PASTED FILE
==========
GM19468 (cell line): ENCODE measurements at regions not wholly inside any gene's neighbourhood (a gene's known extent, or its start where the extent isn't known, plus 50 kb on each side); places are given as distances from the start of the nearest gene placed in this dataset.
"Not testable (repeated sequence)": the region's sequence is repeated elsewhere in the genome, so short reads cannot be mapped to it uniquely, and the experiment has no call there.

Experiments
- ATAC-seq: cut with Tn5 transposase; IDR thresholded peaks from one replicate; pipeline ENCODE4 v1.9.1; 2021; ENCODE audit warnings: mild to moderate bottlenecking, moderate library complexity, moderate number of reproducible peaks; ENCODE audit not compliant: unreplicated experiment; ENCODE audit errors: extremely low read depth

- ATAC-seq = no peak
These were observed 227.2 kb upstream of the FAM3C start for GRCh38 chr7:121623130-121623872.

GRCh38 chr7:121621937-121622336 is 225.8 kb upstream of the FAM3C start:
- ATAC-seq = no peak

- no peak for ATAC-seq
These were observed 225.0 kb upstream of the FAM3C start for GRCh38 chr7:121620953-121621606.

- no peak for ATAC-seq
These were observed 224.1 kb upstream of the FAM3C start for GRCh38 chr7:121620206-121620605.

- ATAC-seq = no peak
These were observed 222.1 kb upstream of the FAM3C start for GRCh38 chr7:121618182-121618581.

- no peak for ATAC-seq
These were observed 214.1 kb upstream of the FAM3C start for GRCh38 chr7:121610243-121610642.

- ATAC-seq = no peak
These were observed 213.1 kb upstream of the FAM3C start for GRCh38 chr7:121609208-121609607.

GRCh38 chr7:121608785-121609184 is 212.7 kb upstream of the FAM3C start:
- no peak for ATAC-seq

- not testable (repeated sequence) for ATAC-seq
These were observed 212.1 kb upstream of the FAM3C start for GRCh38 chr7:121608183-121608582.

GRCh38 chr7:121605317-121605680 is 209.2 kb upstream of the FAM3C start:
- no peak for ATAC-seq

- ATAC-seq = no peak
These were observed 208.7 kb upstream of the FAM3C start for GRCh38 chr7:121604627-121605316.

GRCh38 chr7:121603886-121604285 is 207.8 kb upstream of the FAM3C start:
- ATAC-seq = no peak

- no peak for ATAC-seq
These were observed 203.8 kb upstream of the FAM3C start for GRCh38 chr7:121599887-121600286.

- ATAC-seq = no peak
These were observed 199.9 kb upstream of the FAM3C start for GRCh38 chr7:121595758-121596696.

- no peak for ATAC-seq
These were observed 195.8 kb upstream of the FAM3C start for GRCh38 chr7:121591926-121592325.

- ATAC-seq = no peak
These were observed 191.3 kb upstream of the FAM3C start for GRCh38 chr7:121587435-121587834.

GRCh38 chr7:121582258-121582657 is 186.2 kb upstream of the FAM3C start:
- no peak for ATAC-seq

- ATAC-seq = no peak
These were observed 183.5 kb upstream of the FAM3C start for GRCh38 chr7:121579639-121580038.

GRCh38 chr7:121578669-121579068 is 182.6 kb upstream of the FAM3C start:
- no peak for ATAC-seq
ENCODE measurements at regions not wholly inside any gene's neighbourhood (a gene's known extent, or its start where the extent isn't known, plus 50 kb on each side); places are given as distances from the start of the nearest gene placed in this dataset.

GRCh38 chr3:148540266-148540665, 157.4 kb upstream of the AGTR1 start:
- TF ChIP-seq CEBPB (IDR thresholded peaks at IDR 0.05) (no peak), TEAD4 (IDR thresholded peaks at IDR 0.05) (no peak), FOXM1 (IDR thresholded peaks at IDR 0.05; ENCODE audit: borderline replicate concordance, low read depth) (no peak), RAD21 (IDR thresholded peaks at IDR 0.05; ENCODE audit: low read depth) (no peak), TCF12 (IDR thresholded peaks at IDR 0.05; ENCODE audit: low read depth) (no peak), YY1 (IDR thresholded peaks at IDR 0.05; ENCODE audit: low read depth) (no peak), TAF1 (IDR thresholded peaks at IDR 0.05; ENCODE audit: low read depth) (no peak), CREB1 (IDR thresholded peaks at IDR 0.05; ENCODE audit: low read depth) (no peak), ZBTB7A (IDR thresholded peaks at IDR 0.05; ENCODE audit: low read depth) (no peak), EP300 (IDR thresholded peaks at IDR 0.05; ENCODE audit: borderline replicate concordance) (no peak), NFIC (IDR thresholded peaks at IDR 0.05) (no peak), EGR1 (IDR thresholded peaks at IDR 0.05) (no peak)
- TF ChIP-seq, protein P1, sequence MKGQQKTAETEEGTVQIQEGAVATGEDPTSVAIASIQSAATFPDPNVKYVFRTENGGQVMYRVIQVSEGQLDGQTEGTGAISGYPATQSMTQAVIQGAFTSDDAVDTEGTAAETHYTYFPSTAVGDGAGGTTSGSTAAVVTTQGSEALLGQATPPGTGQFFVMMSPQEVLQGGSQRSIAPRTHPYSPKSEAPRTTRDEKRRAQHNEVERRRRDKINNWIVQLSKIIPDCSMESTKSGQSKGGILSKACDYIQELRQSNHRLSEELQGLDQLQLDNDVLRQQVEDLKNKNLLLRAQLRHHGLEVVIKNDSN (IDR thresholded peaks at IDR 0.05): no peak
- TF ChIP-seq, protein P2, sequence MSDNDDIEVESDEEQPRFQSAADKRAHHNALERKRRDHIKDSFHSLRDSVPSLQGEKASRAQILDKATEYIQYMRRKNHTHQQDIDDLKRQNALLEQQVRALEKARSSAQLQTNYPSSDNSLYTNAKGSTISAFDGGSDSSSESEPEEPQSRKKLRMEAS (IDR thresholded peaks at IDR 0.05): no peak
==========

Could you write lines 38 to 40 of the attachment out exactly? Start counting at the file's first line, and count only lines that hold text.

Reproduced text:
- no peak for ATAC-seq

- ATAC-seq = no peak
These were observed 183.5 kb upstream of the FAM3C start for GRCh38 chr7:121579639-121580038.